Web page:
I have also seen him in "The Rivals." Once while I was calling on him in Boston he acted the most striking parts of "The Rivals" for me. The reception-room where we sat served for a stage. He and his son seated themselves at the big table, and Bob Acres wrote his challenge. I followed all his movements with my hands, and caught the drollery of his blunders and gestures in a way that would have been impossible had it all been spelled to me. Then they rose to fight the duel, and I followed the swift thrusts and parries of the swords and the waverings of poor Bob as his courage oozed out at his finger ends. Then the great actor gave his coat a hitch and his mouth a twitch, and in an instance I was in the village of Falling Water and felt Schneider's shaggy head against my knee. Mr. Jefferson recited the best dialogues of "Rip Van Winkle," in which the tear came close upon the smile. He asked me to indicate as far as I could the gestures and action that should go with the lines. Of course, I have no sense whatever of dramatic action, and could make only random guesses; but with masterful art he suited the action to the word. The sigh of Rip as he murmurs, "Is a man so soon forgotten when he is gone?" the dismay with which he searches for dog and gun after his long sleep, and his comical irresolution over signing the contract with Derrick—all these seem to be right out of life itself; that is, the ideal life, where things happen as we think they should.
I remember well the first time I went to the theatre. It was twelve years ago. Elsie Leslie, the little actress, was in Boston, and Miss Sullivan took me to see her in "The Prince and the Pauper." I shall never forget the ripple of alternating joy and woe that ran through that beautiful little play, or the wonderful child who acted it. After the play I was permitted to go behind the scenes and meet her in her royal costume. It would have been hard to find a lovelier or more lovable child than Elsie, as she stood with a cloud of golden hair floating over her shoulders, smiling brightly, showing no signs of shyness or fatigue, though she had been playing to an immense audience. I was only just learning to speak, and had previously repeated her name until I could say it perfectly. Imagine my delight when she understood the few words I spoke to her and without hesitation stretched her hand to greet me.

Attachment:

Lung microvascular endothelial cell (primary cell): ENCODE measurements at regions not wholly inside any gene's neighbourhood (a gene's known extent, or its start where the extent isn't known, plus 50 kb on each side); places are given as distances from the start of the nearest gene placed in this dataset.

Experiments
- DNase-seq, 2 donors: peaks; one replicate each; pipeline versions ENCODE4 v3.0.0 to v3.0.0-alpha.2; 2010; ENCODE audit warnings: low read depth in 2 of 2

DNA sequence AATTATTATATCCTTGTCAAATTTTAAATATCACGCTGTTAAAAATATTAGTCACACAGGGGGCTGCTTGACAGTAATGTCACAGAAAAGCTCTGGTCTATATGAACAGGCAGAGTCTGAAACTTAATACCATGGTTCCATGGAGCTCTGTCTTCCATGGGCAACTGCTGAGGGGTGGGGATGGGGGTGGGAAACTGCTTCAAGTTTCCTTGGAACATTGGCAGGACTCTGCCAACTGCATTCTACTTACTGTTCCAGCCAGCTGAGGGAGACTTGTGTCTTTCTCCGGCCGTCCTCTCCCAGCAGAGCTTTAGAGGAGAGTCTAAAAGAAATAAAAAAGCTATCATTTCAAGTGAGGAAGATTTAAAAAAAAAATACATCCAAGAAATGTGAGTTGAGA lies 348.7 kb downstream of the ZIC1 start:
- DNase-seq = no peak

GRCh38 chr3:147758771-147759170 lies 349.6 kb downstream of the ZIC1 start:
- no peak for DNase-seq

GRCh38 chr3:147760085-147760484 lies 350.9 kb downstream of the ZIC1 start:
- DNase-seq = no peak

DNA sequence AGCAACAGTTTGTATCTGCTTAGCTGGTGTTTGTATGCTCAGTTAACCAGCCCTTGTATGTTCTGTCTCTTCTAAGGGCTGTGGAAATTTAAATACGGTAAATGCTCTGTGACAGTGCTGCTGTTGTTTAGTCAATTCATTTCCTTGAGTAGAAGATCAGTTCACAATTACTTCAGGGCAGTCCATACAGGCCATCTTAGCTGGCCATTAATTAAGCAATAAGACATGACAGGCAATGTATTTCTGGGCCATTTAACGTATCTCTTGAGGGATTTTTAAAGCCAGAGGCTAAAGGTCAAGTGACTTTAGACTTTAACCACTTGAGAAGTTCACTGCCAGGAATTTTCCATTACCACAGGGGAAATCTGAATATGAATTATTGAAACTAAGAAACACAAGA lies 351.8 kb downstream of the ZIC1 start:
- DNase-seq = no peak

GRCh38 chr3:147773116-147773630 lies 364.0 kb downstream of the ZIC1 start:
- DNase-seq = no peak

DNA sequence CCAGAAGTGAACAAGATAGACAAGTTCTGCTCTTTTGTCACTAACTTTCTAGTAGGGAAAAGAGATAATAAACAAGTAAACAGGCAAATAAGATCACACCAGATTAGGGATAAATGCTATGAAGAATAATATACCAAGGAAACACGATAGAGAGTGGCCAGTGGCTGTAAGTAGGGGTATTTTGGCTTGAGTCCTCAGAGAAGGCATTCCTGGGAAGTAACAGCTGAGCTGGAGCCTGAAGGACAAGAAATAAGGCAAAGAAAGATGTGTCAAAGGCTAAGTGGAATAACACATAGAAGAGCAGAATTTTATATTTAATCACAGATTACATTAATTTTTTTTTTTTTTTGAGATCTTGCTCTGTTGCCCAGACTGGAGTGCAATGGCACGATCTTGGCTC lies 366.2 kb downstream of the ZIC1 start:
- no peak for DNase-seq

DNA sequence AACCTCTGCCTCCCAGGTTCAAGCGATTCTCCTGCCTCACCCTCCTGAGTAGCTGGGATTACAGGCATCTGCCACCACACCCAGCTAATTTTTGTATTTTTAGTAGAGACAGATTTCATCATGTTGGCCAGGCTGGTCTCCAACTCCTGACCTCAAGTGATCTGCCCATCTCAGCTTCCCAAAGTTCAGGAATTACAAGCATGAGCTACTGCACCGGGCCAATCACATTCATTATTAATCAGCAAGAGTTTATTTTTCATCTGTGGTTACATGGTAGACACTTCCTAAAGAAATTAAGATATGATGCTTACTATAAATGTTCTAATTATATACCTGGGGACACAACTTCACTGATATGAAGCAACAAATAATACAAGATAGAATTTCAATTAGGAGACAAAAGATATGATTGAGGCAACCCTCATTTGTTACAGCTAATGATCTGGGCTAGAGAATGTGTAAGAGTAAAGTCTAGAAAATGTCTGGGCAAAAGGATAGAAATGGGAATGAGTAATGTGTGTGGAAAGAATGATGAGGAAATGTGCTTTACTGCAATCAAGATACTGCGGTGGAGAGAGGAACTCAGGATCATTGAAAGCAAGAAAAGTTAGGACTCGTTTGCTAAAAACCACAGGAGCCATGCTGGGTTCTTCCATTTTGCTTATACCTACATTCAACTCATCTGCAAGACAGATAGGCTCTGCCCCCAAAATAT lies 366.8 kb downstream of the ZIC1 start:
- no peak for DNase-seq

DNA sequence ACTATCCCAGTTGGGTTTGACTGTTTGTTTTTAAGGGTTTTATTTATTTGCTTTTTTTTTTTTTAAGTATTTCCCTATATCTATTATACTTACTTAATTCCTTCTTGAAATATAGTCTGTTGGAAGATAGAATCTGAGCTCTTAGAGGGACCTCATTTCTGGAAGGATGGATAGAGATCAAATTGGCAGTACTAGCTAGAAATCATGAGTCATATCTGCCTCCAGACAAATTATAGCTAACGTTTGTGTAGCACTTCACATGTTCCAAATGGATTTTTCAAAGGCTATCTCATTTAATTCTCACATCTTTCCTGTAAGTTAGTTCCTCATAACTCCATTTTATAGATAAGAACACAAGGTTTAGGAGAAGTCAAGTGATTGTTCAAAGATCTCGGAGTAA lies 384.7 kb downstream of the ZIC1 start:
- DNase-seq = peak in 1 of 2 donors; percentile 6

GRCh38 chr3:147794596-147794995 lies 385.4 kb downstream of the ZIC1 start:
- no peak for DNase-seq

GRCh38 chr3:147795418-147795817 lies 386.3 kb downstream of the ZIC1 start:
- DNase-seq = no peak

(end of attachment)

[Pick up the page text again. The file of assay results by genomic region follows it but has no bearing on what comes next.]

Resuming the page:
Is it not true, then, that my life with all its limitations touches at many points the life of the World Beautiful? Everything has its wonders, even darkness and silence, and I learn, whatever state I may be in, therein to be content.
Sometimes, it is true, a sense of isolation enfolds me like a cold mist as I sit alone and wait at life's shut gate. Beyond there is light, and music, and sweet companionship; but I may not enter. Fate, silent, pitiless, bars the way. Fain would I question his imperious decree, for my heart is still undisciplined and passionate; but my tongue will not utter the bitter, futile words that rise to my lips, and they fall back into my heart like unshed tears. Silence sits immense upon my soul. Then comes hope with a smile and whispers, "There is joy in self-forgetfulness." So I try to make the light in others' eyes my sun, the music in others' ears my symphony, the smile on others' lips my happiness.